Mariana J. Kaplan, MD
Year elected: 2010
Current membership category: Active
Chief, Systemic Autoimmunity Branch
National Institutes of Health/NIH
9000 Rockville Pike
Building 10, room 12N48C
Bethesda, MD 20892
United States of America
Our main goal is to unravel the fundamental mechanisms that lead to the development and perpetuation of systemic autoimmune disorders, particularly systemic lupus erythematosus (SLE) and rheumatoid arthritis (RA), and their associated organ damage. SLE is a systemic syndrome of unclear etiology that affects primarily women of childbearing age. Patients with lupus also develop accelerated atherosclerosis and coronary artery disease not fully explained by traditional risk factors, which frequently lead to death in this group of patients. Patients with RA and other inflammatory joint diseases and autoimmune disorders also have increased risks for cardiovascular disease. However, the mechanisms leading to this increased vascular risk are unknown. Part of our work is focused on determining how and why premature vascular damage occurs in SLE and RA. Lupus patients show evidence of increased endothelial cell apoptosis, which correlates with tissue factor generation and vasomotor dysfunction, a predictor of future development of atherosclerosis. We have also found that patients with lupus have impaired vascular repair, and that this phenomenon is mediated by type I Interferons. Using human and murine models, we are characterizing the molecular pathways by which type I Interferons promote vascular damage and interfere with vascular repair, plaque formation and thrombotic events in lupus.. We are also studying the role of specific cytokines and immune cells in the development of vascular damage in RA. Another area of interest is how innate immunity mediates the development of organ damage in lupus and, potentially, in other autoimmune diseases. We have recently characterized an abnormal neutrophil subset that appears to be pathogenic in lupus, synthesizes type I interferons, promotes vascular damage, and interferes with vascular repair. We have found that this subset is more prone to form neutrophil extracellular traps (NETS), which are structures made of processed chromatin bound to granular and selected cytoplasmic proteins. We are determining the relevance of aberrant NET formation in the induction of autoimmune responses in SLE, RA and other autoimmune disorders, as well as their potential role in the development of vascular complications. By identifying mechanisms of tissue damage in SLE and RA, we hope to address if specific pharmacologic interventions that block identified pathways can mitigate these complications in these and other autoimmune disorders.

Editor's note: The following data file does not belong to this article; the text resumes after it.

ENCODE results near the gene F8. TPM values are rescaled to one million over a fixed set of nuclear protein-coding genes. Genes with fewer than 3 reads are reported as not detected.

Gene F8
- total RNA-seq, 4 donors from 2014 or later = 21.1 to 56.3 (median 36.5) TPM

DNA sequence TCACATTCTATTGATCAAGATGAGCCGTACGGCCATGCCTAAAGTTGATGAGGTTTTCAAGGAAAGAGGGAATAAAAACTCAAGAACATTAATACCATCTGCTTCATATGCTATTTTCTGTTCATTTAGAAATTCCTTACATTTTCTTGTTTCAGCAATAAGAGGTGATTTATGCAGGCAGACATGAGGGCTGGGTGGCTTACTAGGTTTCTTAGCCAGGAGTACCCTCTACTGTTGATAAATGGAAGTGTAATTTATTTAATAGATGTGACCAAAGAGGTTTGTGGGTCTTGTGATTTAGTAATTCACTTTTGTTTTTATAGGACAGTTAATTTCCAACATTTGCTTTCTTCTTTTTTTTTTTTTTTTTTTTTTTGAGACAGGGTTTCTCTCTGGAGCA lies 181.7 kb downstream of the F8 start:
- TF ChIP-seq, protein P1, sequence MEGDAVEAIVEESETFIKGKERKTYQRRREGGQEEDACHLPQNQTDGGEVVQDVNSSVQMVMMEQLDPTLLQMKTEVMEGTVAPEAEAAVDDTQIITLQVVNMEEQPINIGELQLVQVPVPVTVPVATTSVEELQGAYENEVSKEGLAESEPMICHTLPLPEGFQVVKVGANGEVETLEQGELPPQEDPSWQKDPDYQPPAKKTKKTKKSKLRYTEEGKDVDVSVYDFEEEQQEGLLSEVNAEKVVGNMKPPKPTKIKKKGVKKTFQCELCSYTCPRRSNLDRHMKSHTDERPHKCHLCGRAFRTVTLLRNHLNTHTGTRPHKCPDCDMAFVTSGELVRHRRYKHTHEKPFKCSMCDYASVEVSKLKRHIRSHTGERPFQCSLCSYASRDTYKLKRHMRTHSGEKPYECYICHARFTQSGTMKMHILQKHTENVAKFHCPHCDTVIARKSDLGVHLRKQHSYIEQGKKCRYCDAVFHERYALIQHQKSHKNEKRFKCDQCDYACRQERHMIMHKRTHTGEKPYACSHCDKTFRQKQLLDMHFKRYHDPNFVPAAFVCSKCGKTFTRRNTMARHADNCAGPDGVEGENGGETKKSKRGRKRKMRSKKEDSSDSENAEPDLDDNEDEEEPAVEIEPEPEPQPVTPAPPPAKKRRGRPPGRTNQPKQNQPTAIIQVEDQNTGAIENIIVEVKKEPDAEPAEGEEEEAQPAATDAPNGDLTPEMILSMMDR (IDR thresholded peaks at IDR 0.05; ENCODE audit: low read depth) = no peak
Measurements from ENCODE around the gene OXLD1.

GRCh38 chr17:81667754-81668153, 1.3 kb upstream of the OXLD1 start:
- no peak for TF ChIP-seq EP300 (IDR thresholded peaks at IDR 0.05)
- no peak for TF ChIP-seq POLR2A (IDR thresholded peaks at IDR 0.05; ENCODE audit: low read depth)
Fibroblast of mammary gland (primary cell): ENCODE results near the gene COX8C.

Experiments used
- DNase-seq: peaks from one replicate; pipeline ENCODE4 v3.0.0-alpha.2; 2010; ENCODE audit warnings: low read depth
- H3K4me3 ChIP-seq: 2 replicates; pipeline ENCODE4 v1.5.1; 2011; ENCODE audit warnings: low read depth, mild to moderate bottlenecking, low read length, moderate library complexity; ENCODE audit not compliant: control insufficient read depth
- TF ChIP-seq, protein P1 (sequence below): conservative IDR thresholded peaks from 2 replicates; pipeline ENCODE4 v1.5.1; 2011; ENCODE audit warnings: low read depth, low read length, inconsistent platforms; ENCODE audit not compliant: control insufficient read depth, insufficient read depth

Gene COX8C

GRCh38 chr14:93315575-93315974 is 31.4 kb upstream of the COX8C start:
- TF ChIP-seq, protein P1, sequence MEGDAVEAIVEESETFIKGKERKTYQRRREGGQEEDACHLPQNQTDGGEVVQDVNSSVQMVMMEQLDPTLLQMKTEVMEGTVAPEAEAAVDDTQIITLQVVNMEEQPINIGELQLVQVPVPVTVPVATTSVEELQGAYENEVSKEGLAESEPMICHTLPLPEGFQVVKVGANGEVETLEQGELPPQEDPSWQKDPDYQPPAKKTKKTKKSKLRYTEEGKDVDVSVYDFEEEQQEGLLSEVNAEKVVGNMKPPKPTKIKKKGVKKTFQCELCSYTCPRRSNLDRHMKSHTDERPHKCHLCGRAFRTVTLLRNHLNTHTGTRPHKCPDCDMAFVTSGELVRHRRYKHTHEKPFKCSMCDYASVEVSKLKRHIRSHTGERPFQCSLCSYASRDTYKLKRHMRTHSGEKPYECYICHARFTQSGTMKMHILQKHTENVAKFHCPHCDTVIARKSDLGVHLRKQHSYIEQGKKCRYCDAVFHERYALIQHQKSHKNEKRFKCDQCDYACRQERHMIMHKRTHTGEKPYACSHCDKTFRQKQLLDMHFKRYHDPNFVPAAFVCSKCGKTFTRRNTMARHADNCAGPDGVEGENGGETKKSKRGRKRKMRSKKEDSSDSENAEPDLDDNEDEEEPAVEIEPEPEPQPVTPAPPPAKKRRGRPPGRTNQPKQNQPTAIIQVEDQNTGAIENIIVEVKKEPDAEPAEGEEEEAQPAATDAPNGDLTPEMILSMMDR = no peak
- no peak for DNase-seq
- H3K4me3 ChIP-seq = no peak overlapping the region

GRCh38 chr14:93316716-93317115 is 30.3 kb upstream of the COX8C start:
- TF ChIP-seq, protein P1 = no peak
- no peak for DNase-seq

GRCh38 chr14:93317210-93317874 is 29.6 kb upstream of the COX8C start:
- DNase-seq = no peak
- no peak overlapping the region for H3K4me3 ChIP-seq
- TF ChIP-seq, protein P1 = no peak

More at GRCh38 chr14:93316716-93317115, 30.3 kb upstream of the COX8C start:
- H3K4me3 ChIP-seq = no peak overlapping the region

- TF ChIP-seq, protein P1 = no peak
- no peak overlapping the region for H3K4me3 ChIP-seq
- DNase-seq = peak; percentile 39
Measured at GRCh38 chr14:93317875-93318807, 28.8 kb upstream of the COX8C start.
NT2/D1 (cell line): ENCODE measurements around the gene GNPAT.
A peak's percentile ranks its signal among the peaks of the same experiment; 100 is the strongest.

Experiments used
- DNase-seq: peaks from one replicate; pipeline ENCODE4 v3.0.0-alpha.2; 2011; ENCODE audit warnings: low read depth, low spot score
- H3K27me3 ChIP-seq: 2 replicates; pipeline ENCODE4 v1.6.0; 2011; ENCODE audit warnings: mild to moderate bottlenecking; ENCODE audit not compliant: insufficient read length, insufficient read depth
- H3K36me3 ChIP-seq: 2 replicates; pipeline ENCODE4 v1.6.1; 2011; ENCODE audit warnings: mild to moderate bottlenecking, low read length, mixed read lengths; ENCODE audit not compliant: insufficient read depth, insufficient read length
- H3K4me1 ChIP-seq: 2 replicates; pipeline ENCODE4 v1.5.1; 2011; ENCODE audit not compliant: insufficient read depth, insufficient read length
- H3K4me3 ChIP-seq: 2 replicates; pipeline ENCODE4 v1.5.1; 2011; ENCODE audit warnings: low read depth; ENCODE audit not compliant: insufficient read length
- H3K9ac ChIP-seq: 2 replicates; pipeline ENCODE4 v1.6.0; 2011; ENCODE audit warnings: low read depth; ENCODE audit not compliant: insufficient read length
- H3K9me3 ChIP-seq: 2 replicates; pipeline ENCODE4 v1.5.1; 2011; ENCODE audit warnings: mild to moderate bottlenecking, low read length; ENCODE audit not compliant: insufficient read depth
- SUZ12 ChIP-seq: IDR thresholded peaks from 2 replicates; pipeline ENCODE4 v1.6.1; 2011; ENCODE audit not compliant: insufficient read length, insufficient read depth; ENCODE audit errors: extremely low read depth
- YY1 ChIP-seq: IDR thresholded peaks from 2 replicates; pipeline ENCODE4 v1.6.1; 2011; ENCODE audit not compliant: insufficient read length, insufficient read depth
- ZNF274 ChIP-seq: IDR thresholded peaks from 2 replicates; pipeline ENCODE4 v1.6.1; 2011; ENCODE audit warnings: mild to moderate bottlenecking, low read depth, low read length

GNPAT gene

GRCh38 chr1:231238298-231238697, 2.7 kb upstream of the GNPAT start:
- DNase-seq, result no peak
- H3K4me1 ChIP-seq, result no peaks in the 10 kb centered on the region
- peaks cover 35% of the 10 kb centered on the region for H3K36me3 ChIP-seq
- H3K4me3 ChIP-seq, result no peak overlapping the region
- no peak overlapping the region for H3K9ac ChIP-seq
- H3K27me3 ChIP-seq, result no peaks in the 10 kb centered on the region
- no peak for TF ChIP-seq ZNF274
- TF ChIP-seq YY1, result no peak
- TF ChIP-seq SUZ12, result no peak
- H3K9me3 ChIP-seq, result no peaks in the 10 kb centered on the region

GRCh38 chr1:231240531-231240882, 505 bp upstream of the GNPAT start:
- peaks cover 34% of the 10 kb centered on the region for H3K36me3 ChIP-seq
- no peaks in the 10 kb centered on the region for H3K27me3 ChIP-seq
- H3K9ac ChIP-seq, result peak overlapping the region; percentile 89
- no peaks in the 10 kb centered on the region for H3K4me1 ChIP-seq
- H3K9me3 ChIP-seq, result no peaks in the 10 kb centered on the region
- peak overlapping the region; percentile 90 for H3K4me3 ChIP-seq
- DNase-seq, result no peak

National Institutes of Health (Primary)
Darryl Craig Zeldin, MD is the representative at this institution.